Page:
Abortion debate lacks clarity of 1983 , says John Bruton

Huge change in values has taken place since abortion referendum, says Mary O’Rourke

John Bruton: “Does the right to human life not extend to humans before birth?”

John Bruton: “Does the right to human life not extend to humans before birth?”

 

Current debate on abortion in Ireland lacks the clarity that preceded the 1983 referendum, which saw the Eighth Amendment inserted into the Constitution, former Fine Gael taoiseach John Bruton has said.

“The clarity of 1983 is not there in the public mind” now, he said. “In 1983 the Irish people were clear, both those who opposed and supported [the Eighth Amendment]. Those who opposed it did so for reasons of legality or practicality, not philosophically.”

Former Fianna Fáil minister and deputy leader Mary O’Rourke said there had been “ a huge change in values. Very big changes all over the place” in Ireland since 1983. She attributed this to “education and decent jobs”.

Mr Bruton asked: “Does the right to human life not extend to humans before birth?” He said he believed the right to life was “fundamental, in terms of priority. There can be no freedom of speech or bodily integrity without it.”

He described it was “a human rights issue” and said “the right to life is the first right”.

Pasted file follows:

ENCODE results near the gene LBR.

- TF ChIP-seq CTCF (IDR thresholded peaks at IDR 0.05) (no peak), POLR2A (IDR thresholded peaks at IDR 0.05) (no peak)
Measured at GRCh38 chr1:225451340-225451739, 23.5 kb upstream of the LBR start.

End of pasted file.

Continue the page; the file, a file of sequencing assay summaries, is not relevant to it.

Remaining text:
Nowadays the abortion issue was being discussed “without any attempt to agree first principles”, instead of which the approach appeared to be “what can we get a consensus around, not what is right”.

Philosophical side

In 1983 discussion on what was right was based “on common assumptions. Do people now have any common assumptions?” He felt there was a role for the media in exploring the more philosophical side of arguments to establish whether there were such common values.

Asked how this change had taken place since 1983, he replied “I don’t know what has happened, I’m not a social philosopher, but there was a strong faith in the afterlife then. It was widely held then. Now people live in the here and now, and what can be achieved in living this life.”

This was “not new”, he said. “We had the Enlightenment in the 18th century, where reason became most valued. This may have been encouraged by the economic system, which is very individualistic and only values things that can be measured, as by money.”

Mary O’Rourke said abortion “was not countenanced in 1983”.

This had “nothing to do with the Catholic Church. People just regarded abortion as wrong. That is still there, especially in rural areas.”

Where proposed changes by the Oireachtas Committee on the Eighth Amendment were concerned, she was “not surprised at all. Basically people felt that trekking to England for women was abhorrent. Often they can’t afford it, and with no backing at home.”